Pesticide Residues in Food and Cancer Risk: A Critical Analysis
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  1. #1
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    Default Pesticide Residues in Food and Cancer Risk: A Critical Analysis

    "[]Concentrations of natural pesticides in plants are usually found at parts per thousand or million rather than parts per billion, which is the usual concentration of synthetic pesticide residues. Therefore, because humans are exposed to so many more natural than synthetic chemicals (by weight and by num- ber), human exposure to natural rodent carcinogens, as defined by high-dose rodent tests, is ubiquitous (Ames et al., 1990b). It is probable that almost every fruit and vegetable in the super- market contains natural pesticides that are rodent carcinogens. Even though only a tiny proportion of natural pesticides have been tested for carcinogenicity, 37 of 71 that have been tested are rodent carcinogens that are present in the common foods[]"

    source: https://toxnet.nlm.nih.gov/cpdb/pdfs...toxicology.pdf

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  3. #2
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    Default Re: Pesticide Residues in Food and Cancer Risk: A Critical Analysis

    "[…]The chemicals se- lected for testing in rodents, however, are primarily synthetic (Gold et al., 1997a, b, c, 1998, 1999). The enormous back- ground of human exposures to natural chemicals has not been systematically examined. This has led to an imbalance in both data and perception about possible carcinogenic hazards to hu- mans from chemical exposures. The regulatory process does not take into account (1) that natural chemicals make up the vast bulk of chemicals to which humans are exposed; (2) that the toxicology of synthetic and natural toxins is not fundamentally different; (3) that about half of the chemicals tested, whether natural or synthetic, are carcinogens when tested using current experimental protocols; (4) that testing for carcinogenicity at near-toxic doses in rodents does not provide enough informa- tion to predict the excess number of human cancers that might occur at low-dose exposures; and (5) that testing at the max- imum tolerated dose (MTD) frequently can cause chronic cell killing and consequent cell replacement (a risk factor for cancer that can be limited to high doses) and that ignoring this effect in risk assessment can greatly exaggerate risks.[…]"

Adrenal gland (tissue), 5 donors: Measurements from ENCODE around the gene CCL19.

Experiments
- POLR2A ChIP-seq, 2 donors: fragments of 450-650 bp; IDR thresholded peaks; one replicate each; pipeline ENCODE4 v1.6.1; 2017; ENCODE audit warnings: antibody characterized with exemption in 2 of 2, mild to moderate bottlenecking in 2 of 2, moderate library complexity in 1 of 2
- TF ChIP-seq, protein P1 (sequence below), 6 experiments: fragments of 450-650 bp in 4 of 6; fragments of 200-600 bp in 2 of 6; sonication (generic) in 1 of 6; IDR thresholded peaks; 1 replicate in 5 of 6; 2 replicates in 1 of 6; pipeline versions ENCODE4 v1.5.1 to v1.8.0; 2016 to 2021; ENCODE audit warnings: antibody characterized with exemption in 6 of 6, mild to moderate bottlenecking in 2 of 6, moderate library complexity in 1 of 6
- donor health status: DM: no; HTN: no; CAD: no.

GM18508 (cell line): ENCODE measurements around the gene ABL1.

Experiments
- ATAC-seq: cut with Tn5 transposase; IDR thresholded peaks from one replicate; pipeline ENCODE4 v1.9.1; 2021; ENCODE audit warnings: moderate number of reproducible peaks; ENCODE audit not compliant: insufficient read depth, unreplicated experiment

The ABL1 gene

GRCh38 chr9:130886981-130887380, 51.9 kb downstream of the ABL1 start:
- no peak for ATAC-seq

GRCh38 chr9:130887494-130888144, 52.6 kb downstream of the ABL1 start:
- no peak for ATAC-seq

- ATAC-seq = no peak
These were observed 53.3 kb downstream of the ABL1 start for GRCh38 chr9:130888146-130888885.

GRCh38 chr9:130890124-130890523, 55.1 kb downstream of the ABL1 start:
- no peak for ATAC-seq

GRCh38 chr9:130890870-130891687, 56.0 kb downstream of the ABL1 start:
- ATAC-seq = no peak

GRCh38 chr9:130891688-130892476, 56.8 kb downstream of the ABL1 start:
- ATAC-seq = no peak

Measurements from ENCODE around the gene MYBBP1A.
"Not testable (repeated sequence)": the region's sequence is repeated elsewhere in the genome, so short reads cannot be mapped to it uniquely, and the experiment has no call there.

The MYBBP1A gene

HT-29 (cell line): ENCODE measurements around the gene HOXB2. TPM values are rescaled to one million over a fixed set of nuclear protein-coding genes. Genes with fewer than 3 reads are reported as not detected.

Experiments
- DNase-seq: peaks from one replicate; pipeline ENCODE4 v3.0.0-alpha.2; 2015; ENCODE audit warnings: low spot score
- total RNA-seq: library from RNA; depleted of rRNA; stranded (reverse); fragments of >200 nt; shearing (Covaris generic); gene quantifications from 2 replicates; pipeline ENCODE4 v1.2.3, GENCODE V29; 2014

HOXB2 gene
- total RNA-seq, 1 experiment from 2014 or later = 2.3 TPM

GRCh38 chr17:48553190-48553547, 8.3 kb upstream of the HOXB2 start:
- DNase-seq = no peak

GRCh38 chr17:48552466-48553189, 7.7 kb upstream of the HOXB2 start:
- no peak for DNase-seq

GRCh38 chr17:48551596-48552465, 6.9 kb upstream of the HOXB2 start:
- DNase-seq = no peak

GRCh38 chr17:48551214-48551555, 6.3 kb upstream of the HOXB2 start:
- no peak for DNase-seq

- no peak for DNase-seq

source: https://toxnet.nlm.nih.gov/cpdb/pdfs...toxicology.pdf

  4. #3
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    Default Re: Pesticide Residues in Food and Cancer Risk: A Critical Analysis

    "[…] Possible cancer hazards from pesticide residues in food have been much discussed and hotly debated in the scientific lit- erature, the popular press, the political arena, and the courts. Consumer opinion surveys indicate that much of the U.S. pub- lic believes that pesticide residues in food are a serious cancer hazard (Opinion Research Corporation, 1990). In contrast, epi- demiologic studies indicate that the major preventable risk factors for cancer are smoking, dietary imbalances, endogenous hormones, and inflammation (e.g., from chronic infections). Other important factors include intense sun exposure, lack of physical activity, and excess alcohol consumption (Ames et al., 1995). The types of cancer deaths that have decreased since 1950 are primarily stomach, cervical, uterine, and colorectal. Overall cancer death rates in the United States (excluding lung cancer) have declined 19% since 1950 (Ries et al., 2000). The types that have increased are primarily lung cancer [87% is due to smoking, as are 31% of all cancer deaths in the United States (American Cancer Society, 2000)], melanoma (probably due to sunburns), and non-Hodgkin’s lymphoma.[…]"

    source: https://toxnet.nlm.nih.gov/cpdb/pdfs...toxicology.pdf

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